Then we upgraded to this type. These are a pain in the... rear to open. (This is a public blog!) My kids broke off the piece that covers the lock and tried using the same pressure point. Luckily that didn't work! This was a huge help for a few weeks. It was around that time they discovered that if I'm distracted with one child and a door is open they could get it off. All the unattended child had to do was slam the door into the wall. When the knob cover hit the wall it would loosen up the snaps and they could then use tiny fingers to pry it off. While we tried never having an unattended child, this is not realistic if you have two. Once again the adults didn't give up and came up with another solution. I would love to take full credit since it was my discovery, but here's the real story.

Pirates love to plunder.

It was late and I was tired. Very, very tired. The knob cover came off again and I quickly snapped it back into place and got both kids into bed. A couple of days later my husband asked why I had put it on backwards. I had no clue that I had done that, but it seems to have solved the problem. The knob cover hasn't come off since. Score!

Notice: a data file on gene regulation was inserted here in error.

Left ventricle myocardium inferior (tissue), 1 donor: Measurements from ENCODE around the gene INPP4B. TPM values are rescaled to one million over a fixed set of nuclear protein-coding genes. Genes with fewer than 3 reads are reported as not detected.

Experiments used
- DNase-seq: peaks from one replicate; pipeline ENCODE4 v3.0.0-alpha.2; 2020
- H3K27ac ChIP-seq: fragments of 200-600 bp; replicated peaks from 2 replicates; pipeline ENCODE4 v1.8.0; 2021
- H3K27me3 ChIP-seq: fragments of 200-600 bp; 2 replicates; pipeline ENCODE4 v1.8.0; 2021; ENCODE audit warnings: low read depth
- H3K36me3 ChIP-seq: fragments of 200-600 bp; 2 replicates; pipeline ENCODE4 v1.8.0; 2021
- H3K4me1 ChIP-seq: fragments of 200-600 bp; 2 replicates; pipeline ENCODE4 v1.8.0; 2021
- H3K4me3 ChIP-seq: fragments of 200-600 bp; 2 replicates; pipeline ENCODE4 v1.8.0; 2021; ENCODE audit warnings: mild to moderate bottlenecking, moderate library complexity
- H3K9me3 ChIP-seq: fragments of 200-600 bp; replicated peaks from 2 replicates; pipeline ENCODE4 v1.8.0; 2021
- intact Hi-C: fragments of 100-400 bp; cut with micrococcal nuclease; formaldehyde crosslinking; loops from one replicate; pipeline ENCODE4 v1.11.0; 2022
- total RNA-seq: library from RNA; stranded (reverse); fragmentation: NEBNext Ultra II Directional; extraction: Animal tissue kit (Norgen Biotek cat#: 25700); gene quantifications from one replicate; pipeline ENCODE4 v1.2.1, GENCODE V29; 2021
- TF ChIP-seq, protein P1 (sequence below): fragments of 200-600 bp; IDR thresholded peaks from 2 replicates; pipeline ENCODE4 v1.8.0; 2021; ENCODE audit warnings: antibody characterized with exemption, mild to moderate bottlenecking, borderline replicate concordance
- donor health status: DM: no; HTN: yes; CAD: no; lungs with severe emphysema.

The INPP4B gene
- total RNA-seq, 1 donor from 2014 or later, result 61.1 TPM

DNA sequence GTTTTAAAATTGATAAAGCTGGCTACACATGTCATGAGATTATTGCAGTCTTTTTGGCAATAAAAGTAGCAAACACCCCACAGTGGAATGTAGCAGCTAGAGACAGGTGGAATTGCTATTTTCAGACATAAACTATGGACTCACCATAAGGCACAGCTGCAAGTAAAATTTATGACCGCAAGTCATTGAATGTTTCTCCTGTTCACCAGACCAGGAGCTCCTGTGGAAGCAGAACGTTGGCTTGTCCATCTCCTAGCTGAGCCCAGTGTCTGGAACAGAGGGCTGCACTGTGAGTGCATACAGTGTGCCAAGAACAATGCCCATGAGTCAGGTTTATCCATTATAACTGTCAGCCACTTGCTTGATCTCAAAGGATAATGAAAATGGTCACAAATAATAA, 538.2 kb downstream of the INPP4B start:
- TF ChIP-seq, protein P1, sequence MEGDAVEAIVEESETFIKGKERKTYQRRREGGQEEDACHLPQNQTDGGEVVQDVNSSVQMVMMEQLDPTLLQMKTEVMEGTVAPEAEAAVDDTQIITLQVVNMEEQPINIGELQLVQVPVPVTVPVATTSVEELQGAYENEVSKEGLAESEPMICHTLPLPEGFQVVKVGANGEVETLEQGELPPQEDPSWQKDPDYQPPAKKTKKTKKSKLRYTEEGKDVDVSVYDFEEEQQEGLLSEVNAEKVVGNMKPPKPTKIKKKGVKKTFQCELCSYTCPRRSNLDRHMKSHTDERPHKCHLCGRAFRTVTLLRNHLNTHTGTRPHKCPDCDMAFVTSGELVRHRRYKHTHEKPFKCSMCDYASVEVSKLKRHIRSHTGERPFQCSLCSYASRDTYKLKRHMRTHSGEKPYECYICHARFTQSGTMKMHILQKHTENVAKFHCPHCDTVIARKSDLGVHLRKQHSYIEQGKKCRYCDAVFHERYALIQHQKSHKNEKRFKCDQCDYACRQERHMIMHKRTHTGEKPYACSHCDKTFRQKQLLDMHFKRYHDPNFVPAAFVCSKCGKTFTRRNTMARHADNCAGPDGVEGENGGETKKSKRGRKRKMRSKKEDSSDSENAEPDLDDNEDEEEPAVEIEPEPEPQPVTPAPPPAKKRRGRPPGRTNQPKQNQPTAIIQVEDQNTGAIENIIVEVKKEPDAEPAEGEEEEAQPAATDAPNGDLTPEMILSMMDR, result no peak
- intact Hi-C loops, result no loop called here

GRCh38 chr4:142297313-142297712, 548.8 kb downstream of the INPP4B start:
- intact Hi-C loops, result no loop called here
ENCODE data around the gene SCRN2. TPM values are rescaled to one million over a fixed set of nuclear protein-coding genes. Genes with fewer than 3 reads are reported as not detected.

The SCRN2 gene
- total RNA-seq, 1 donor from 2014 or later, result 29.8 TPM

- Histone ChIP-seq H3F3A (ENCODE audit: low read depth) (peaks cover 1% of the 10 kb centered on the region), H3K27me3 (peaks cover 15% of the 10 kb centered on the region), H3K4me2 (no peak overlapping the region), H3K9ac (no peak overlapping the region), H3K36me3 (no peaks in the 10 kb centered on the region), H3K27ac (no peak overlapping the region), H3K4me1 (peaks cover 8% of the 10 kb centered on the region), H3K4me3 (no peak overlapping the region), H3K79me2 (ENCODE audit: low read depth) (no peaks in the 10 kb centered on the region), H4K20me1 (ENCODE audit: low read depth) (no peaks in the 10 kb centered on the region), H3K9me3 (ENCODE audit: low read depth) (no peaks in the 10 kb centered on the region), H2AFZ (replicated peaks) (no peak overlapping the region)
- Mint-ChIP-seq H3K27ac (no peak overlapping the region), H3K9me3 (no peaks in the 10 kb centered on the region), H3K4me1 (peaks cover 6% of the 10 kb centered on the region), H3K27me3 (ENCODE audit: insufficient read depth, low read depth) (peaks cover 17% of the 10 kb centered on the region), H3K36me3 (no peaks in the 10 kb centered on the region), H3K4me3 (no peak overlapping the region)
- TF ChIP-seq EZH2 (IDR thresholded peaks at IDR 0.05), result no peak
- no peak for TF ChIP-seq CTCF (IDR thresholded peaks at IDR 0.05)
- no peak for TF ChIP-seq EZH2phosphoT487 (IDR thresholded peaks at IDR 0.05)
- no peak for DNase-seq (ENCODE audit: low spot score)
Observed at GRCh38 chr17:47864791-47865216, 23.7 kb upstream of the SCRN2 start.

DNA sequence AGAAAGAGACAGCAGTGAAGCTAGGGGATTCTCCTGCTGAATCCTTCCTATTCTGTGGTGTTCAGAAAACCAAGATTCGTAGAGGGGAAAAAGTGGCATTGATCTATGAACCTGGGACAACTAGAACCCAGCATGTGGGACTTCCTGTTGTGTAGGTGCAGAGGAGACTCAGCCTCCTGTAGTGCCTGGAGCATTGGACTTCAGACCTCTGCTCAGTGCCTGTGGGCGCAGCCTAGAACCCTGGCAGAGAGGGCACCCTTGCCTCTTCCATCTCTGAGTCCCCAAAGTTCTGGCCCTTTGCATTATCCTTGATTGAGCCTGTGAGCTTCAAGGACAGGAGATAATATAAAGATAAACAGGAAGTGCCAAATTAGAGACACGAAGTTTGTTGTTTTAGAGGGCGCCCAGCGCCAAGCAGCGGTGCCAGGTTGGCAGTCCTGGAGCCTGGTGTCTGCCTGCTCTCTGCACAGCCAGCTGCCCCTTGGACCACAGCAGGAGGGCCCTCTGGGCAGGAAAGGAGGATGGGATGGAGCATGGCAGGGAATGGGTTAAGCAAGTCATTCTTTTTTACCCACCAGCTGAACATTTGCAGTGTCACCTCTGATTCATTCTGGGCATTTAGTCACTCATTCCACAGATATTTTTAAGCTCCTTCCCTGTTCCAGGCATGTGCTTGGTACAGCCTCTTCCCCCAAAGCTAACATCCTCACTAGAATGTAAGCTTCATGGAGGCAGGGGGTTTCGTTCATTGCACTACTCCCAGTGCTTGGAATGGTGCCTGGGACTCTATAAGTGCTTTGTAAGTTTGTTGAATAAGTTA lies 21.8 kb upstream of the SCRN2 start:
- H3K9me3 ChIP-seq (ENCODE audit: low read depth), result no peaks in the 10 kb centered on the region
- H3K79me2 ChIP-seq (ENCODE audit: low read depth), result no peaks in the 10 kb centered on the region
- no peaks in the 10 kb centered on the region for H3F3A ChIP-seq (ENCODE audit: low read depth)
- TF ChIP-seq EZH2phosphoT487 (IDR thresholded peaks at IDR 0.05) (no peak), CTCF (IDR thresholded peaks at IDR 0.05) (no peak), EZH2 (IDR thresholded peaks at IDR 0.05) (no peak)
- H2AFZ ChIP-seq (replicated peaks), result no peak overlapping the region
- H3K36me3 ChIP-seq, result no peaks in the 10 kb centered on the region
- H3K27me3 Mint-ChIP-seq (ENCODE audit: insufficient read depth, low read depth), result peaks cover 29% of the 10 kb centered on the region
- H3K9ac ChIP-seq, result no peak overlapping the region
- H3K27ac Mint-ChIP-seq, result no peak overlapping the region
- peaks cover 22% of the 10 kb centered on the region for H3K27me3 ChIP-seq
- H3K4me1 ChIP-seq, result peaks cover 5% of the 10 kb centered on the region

We also discovered that the rubber tips on the door jamb stoppers aren't that difficult to remove. These are also a choking hazard. Kids love playing with these, after all they make that cool "boing" sound. We debated what to do about this. We considered gluing the rubber piece on, which is what most child proofing experts recommend. Others say to buy the child safe ones. We went lazy and just removed them all together. As long as the door isn't being slammed against the wall, it's not a huge deal. The one door they do slam against the wall will just have to be repaired once we pass this stage.

Do I really have to wear this?

Our playroom doesn't have a door, it's great for an open floor plan, but not so great at keeping the kids safe. We went looking for a baby gate. Most weren't large enough for the opening and I had some very specific requirements. A lot of baby gates have square, triangle, or rhombus openings which make a great ladder. I'm not sure who came up with that design. The ones with vertical bars are more difficult to climb, but certainly not impossible. We went with this gate. The netting makes it difficult to climb and it fits most areas. My kids didn't learn how to open the gate until they were 2, which was after we no longer needed it.